It is not a good idea to mow your grass soon after aerating. It doesn’t matter which form of aeration was used; this can start to undo the good that aerating has done for your grass. For instance, you cannot mow the grass after it has been aerated because the fertilizer and seeds need some time to become established in the soil and also because mowing the soil after aeration may cause the soil to become compacted.

When you mow a lawn after it has been aerated, you risk preventing the gass seeds from germinating and reducing the amount of oxygen and water available to the soil.

Mowing the lawn after aerating is not practical and provides no benefit. It is highly recommended that you mow your lawn before you aerate the turf. This makes it much easier for the aerator machine to do its work, prevents it from becoming clogged, and makes it possible to overseed a lawn more efficiently.

Mowing the lawn immediately after aerating is a practice that can result in many different issues. Some of them are listed below:

  • While mowing usually works best when the grass is dry, aeration is best done on somewhat moist soil. Therefore, it is best to mow the lawn first, water it, then aerate it after a few days, and finally overseed it.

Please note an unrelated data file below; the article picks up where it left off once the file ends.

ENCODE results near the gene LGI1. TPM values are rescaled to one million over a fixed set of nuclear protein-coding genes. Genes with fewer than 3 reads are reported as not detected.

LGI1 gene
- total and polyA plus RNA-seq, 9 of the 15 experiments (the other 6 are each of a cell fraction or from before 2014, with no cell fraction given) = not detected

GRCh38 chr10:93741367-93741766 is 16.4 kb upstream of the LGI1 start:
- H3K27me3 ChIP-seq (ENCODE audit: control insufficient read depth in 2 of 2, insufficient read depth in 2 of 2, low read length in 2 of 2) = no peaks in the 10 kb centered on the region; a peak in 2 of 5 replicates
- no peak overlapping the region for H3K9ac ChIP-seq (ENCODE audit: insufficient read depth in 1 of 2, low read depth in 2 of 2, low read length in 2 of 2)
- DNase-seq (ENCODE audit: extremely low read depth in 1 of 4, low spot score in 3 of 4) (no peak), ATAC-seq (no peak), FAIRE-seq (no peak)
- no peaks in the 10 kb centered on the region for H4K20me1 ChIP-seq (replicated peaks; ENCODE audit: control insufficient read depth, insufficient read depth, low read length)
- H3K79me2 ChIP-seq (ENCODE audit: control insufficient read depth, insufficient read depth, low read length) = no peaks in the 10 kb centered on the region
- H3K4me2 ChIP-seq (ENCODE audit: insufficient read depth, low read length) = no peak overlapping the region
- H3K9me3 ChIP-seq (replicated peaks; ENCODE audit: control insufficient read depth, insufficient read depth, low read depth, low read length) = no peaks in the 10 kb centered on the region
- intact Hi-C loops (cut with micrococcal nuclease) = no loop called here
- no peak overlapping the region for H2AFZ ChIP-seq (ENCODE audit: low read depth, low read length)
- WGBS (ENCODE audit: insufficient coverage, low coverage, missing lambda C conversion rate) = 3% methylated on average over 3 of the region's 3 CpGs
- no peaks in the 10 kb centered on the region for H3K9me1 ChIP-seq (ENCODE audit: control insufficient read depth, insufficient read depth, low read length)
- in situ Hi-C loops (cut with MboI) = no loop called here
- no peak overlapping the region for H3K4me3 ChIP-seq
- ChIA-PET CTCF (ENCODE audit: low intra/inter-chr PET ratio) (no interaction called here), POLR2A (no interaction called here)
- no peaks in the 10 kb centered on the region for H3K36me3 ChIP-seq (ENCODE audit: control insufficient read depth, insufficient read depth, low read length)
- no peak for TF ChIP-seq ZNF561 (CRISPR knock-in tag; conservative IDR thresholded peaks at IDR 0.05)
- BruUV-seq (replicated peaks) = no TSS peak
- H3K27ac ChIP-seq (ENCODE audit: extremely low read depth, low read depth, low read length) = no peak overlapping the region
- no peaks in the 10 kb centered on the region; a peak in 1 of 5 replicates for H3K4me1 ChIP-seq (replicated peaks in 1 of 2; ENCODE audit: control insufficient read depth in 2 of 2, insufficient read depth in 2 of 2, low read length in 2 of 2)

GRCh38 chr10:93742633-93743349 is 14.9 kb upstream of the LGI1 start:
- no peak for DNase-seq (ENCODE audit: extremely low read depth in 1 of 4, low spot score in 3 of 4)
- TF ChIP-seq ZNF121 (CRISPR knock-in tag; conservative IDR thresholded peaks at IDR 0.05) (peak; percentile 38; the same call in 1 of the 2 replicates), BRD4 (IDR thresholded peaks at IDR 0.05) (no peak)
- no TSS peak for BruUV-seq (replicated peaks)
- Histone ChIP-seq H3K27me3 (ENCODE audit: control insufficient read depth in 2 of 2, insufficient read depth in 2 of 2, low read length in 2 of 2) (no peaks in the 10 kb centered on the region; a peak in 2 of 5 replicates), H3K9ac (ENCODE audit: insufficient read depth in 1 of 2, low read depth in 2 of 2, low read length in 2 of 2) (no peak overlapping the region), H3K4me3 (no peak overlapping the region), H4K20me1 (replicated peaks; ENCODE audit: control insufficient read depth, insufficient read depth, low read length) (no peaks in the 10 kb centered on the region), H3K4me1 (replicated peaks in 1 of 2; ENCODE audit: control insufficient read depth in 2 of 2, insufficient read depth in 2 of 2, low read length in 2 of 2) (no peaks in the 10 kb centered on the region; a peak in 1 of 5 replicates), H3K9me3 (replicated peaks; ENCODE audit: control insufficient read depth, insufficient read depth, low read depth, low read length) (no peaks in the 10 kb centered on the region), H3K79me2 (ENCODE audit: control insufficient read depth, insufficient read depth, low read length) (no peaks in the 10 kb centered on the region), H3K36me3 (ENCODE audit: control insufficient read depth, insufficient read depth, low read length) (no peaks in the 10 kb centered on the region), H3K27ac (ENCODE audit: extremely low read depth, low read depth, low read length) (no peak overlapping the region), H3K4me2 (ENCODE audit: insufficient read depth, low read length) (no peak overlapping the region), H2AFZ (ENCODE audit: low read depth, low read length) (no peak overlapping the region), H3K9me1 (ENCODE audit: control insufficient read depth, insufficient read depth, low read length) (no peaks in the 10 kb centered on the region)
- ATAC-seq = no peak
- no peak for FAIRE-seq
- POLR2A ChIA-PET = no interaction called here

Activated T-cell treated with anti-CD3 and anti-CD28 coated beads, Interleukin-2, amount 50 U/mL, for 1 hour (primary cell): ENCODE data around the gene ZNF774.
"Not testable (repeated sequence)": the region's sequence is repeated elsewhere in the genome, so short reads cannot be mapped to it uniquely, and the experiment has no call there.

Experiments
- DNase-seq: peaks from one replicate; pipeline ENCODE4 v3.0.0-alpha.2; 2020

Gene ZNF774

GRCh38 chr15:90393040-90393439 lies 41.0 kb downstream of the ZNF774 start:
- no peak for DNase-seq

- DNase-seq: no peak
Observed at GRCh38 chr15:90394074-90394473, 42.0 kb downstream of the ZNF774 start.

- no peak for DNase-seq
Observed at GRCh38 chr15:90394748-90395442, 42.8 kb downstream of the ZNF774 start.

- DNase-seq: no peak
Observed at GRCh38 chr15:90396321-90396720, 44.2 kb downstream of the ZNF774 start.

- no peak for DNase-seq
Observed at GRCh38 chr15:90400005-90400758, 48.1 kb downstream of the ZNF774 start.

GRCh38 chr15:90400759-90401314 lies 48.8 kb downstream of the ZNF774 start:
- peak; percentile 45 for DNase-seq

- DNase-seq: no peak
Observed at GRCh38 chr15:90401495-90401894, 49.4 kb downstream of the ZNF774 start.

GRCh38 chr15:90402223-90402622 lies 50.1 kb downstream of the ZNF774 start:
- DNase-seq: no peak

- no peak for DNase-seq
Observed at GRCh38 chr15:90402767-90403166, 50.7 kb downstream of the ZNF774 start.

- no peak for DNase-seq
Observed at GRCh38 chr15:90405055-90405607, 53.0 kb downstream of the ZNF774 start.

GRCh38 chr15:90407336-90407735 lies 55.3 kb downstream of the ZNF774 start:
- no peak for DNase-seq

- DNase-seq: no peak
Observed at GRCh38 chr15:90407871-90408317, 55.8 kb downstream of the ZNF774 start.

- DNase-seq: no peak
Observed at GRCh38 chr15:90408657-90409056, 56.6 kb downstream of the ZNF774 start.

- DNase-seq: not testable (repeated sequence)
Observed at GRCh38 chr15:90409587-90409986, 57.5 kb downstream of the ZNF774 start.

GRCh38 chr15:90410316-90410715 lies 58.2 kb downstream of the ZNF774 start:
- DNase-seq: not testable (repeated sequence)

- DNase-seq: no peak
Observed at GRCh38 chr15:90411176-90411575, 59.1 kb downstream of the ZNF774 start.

• It’s possible that the plugs left behind from the aeration process could become trapped in the mower blades, where they would create a mess and cause the blades to get dull or stuck.
  • In addition to mowing the lawn, you should never walk on it when it has recently been aerated. You will wind up re-compacting the soil, which will result in the loss of many of the benefits that were gained through aerating the soil.
  • The grass blades that are cut off during the mowing process will reduce the efficiency of the aeration and make it significantly more difficult to overseed your lawn.

RELATED: How To Overseed A Lawn Without Aerating? A Comprehensive Guide

Types Of Lawn Aeration

Types Of Lawn Aeration

Photo Credit Core aerators are far more effective than spike aerators at breaking up severely compacted soil.

Soil compaction problems can be solved by aeration, and the two common ways to aerate soil are core aeration and spike aeration. Core aeration is usually deemed to be more effective than spike aeration. Nonetheless, let’s talk about these different types of lawn aeration!

Core or Plug Aeration

Professionals almost always perform plug aeration since they have the required equipment. Plug aerators remove soil “cores” from your yard. Core aeration lowers soil compaction by establishing a channel for oxygen, water, and nutrients to infiltrate the soil. Core aeration may leave your lawn with little holes, but these will be filled in with denser, healthier grass.

Core aeration is the technique that lawn care professionals choose most often as it effectively aerates the soil, which provides root systems with access to nutrients and helps the ground remain in good shape over the long run.